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The supply chain financing procedure —
  • The buyer obtains products or services from the supplier.
  • The supplier sends the buyer an invoice, with payment due within a particular number of days (30 days, 60 days, or 90 days).
  • The invoice is approved for payment by the buyer.
  • The supplier demands that the invoice be paid as soon as possible.
  • The funder pays money to the provider after deducting a nominal charge.
  • On the due date of the invoice, the buyer pays the funder.
Regarding accounting treatment, purchasers implementing supply chain finance programs must ensure that supply chain financing is treated as an arrangement instead of bank loans. Supply chain finance example to make things a little clearer, let's look at a hypothetical example of a supply chain finance solution in action. A buyer purchases a product from a vendor. Typically, the supplier would send the products to the customer and then submit an invoice by their payment plans (as 30 net). The customer would then have 30 days to settle their invoice. However, if the supplier wants their invoices paid sooner, or the buyer does not have the cash on hand or would prefer to keep it for working capital), they can use a current supply chain financing system. 

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This involves a third party - the financer or lender - who will instantly pay the invoice on the buyer's behalf and then prolong the repayment schedule under which the buyer must pay them back, maybe to 60 days. This is a win for all parties: the purchaser gets to keep their working capital for longer without jeopardizing their relationship with the supplier. The supplier gets paid instantly, giving them more working money to spend. There are several more advantages.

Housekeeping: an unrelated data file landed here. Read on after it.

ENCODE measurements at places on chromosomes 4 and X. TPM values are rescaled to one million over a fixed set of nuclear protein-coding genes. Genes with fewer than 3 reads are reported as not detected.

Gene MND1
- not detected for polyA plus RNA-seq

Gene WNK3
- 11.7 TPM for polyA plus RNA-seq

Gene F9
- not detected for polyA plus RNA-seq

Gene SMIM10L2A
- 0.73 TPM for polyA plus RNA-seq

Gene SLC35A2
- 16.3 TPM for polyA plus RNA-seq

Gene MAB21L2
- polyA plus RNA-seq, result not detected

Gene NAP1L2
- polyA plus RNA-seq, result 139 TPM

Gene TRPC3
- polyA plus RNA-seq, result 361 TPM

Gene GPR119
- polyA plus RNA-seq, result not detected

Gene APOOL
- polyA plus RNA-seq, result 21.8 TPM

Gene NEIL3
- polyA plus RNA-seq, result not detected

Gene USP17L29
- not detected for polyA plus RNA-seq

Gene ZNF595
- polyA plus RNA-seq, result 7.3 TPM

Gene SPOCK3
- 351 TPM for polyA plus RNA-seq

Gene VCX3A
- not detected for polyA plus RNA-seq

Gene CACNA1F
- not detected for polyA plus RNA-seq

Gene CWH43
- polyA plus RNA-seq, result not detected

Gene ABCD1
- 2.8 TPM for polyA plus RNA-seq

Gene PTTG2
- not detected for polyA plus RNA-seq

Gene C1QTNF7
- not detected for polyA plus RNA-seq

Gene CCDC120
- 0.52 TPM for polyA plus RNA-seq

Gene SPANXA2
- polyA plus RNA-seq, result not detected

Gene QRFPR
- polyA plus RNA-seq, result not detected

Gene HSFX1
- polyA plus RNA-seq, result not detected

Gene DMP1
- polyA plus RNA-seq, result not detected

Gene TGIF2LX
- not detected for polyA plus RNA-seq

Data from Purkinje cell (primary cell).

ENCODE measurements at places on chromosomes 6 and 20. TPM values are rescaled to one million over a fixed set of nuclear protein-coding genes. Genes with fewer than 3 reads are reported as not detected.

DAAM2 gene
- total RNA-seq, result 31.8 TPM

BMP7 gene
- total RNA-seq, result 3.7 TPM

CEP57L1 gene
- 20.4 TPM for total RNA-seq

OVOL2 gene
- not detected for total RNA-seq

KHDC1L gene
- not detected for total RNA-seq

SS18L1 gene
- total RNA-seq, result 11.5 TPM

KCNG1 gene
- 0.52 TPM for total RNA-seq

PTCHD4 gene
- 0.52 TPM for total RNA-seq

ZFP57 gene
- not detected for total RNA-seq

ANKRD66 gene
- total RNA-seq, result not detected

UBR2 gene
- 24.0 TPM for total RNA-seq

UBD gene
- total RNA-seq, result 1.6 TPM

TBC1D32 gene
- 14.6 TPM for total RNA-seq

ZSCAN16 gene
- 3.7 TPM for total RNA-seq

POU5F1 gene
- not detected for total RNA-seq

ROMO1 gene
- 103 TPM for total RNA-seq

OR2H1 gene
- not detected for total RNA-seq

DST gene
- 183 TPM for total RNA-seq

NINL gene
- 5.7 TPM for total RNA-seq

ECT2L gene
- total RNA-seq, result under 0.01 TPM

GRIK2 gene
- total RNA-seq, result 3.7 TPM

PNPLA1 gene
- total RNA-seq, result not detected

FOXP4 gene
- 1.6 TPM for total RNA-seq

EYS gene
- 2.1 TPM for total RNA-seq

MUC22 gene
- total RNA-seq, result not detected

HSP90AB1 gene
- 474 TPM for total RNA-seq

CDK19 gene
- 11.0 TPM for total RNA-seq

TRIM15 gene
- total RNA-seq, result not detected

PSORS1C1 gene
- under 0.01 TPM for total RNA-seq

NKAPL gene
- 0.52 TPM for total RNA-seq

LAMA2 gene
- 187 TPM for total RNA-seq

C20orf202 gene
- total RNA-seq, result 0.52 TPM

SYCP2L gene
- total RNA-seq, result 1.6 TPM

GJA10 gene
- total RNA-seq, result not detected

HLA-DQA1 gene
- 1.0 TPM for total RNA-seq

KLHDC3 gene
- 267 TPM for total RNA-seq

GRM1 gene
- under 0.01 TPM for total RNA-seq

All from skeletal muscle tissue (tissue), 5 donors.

Suppliers and buyers can benefit from supply chain finance in many ways:

Benefits for suppliers are optimizing working capital, access to lower-cost funding, and improved cash forecasting accuracy. 

By accessing supply chain finance, suppliers can receive payment for their invoices earlier than they would otherwise. As a result, their day's sales outstanding (DSO) is reduced, resulting in working capital improvements. 

The cost of funding is usually lower for suppliers if they use other funding sources, such as factoring, making supply chain finance an attractive way of obtaining funding. When suppliers access supply chain finance, they may gain more certainty over the timing of incoming payments, making it easier to forecast their future cash flows accurately.

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Benefits for buyers are improved working capital, the supply chain's overall health, and supplier connections.

Buyers can also enhance their working capital position using supply chain finance, as many organizations adopt supply chain finance programmed in tandem with supplier payment terms harmonization push. 

After that, buyers can lessen the possibility of future supply chain disruptions affecting their operations by giving suppliers supply chain credit. And also, buyers may strengthen their ties with suppliers by providing them with low-cost capital, and as a result, they may be in a better negotiation position.

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Flexible funding